The inaugural 72-hour music festival in review
Reykjavík’s first Secret Solstice festival brought 10,000 people to Laugardalur for 72 hours of fun in the sun. With 150 artists performing on five stages, it was impossible to take it all in, and judging by all of the inspired dance moves in the wee hours, some festivalgoers’ memories are bound to need some refreshing. Here is a breakdown of some of the sets that were especially entertaining.
When DJs Eats Everything (pictured) and Artwork came on at around 20:00 for their back-to-back set, everyone standing around the festival’s main stage, Valhalla, promptly danced their lopapeysas off. Filling in last minute for Skream, each DJ played an exquisitely danceable mix full of house tracks. British duo Disclosure played their own critically-acclaimed garage house, they seemed disconnected from the crowd—disinterested, even. This aloofness may have been because it was only a DJ set, but there were numerous other DJs who had more entertaining and engaging performances.
For instance, the DJ sets in the late-night, indoor Hel tent—named after the Norse underworld—were great and almost frighteningly lively, with Damian Lazarus’s set standing out as particularly electric. There was barely any stage-watching or neck-craning, just droves of people getting down and dirty. And Hel stayed like that every night—all weekend long.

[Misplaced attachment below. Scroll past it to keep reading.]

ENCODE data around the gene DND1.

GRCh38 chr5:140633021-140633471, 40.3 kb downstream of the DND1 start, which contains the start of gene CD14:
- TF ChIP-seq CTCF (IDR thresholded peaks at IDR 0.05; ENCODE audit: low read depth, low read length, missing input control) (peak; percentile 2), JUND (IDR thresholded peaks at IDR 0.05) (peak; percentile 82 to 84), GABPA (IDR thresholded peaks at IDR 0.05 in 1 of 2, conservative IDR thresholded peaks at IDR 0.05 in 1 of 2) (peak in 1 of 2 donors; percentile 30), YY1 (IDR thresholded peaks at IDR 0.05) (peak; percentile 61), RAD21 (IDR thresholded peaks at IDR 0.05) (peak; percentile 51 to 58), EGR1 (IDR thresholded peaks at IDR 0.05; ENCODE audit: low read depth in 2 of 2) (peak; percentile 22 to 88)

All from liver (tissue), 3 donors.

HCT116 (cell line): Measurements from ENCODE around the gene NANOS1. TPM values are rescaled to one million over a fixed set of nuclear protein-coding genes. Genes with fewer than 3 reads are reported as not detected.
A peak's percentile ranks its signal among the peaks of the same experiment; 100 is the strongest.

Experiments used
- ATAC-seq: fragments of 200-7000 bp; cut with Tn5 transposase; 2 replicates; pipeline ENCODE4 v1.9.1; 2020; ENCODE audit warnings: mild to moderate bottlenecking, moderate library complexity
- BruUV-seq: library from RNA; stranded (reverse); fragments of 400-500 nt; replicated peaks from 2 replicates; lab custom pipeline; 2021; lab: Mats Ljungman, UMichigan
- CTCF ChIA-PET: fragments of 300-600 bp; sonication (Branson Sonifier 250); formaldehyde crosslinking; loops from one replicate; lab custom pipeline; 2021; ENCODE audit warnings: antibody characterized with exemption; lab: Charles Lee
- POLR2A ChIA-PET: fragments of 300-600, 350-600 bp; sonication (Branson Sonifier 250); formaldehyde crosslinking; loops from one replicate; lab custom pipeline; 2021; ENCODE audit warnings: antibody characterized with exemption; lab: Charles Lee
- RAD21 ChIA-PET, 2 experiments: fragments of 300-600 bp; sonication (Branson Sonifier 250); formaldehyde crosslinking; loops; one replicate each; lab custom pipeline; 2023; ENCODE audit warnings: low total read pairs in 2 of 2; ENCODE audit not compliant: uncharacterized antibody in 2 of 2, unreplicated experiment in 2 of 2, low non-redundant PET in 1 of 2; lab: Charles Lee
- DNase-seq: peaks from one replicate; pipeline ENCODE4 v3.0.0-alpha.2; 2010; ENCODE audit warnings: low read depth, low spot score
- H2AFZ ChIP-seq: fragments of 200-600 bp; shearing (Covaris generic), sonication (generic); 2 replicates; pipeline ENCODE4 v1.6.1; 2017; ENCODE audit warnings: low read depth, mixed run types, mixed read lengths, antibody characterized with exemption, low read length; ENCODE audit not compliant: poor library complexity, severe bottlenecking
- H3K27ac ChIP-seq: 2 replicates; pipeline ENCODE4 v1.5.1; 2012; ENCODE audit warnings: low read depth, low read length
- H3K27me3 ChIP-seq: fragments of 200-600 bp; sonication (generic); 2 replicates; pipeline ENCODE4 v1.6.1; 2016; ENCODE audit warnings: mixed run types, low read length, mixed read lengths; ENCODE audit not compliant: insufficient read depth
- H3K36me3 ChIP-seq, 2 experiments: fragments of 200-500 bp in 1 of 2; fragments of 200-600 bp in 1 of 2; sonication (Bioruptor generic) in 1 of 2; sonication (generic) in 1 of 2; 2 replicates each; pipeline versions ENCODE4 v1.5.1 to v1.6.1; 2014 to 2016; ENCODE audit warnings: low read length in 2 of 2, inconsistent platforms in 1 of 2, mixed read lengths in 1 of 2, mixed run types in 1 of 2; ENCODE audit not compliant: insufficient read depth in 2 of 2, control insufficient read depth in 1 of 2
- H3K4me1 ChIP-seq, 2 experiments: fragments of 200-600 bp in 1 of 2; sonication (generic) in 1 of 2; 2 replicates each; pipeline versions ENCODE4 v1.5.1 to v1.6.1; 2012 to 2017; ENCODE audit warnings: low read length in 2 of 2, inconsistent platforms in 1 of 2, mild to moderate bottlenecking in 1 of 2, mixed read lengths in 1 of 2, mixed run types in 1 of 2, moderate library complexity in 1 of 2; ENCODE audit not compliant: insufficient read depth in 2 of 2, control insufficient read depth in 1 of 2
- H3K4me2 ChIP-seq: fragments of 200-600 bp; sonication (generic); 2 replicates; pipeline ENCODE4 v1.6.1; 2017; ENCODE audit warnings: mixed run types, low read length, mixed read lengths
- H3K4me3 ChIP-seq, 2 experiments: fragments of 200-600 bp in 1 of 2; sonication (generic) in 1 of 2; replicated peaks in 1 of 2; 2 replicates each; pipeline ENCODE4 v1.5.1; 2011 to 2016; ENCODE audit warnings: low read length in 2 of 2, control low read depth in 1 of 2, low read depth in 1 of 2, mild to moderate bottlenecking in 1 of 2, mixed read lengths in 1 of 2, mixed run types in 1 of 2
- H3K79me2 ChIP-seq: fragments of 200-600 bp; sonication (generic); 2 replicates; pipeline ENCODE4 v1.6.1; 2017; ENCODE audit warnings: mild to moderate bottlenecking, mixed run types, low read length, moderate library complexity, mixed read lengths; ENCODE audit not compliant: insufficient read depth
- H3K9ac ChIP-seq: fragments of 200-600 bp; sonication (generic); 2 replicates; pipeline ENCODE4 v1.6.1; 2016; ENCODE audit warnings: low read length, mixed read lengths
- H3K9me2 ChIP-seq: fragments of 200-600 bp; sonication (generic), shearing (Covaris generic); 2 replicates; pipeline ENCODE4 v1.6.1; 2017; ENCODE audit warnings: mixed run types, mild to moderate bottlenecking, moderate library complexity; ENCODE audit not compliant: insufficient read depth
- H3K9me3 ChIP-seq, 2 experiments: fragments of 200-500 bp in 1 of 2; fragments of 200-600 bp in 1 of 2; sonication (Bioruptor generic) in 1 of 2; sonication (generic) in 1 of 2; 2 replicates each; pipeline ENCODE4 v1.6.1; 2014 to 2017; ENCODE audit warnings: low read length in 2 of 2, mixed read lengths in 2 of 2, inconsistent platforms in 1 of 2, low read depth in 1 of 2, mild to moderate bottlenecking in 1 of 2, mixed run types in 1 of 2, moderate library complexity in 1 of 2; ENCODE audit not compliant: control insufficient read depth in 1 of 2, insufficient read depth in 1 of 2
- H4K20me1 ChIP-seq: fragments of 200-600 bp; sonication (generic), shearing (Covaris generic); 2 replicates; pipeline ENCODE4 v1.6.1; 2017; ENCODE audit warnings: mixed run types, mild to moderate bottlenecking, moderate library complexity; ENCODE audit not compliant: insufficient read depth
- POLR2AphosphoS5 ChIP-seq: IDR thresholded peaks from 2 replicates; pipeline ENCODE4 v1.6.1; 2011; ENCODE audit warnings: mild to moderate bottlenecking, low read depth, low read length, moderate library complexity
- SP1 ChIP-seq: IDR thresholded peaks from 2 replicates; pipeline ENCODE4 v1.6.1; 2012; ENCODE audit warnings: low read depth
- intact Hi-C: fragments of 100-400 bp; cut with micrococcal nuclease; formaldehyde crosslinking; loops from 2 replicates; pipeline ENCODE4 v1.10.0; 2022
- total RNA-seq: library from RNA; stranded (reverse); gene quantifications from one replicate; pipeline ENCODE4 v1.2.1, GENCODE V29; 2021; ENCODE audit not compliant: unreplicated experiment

On Saturday, the Valhalla stage had a distinct Indie/Icelandic feel. The first highlight of the day was courtesy of Icelandic sister trio (+ DJ) Sísý Ey (pictured). Clad in attention-grabbing outfits and shimmering makeup evoking a retro-futuristic Cleopatra, they delivered impeccably sweet vocals over rolling house beats. Later, Icelandic indie rock mainstays Mammút impressed with their tight chemistry and Katrína Mogensen’s emotional delivery—on one occasion she let out a series of screams that must’ve been heard from Mount Esja. Despite some robotic dancing and posing, DJ duo Gluteus Maximus put on a highly enjoyable performance, keeping things fresh by bringing on various singers whose live vocals sounded fantastic over their electro rhythms. One particular highlight was their remix of Frank Ocean’s eerily funky “Pink Matter,” made complete by the impressive pipes of a mysterious, platinum-haired female vocalist.
Following Gluteus Maximus was múm, who put on what was easily one of the best sets of the weekend. The band sounded great, with a rotation of different instruments that kept the crowd’s attention. Each multitalented instrumentalist was a joy to watch. I was struck by the juxtaposition of quick, glitchy noises at the beat’s surface and the long, sustained cello, violin and melodica notes that drove the undercurrent. In retrospect, this is all there on the albums, but seeing this contrast laid out on stage made me look at múm’s music in a whole new light. The band played a number of songs from their most recent album, ‘Smilewound,’ and also pulled out the old crowd-pleasing favourite “Green Grass of Tunnel.”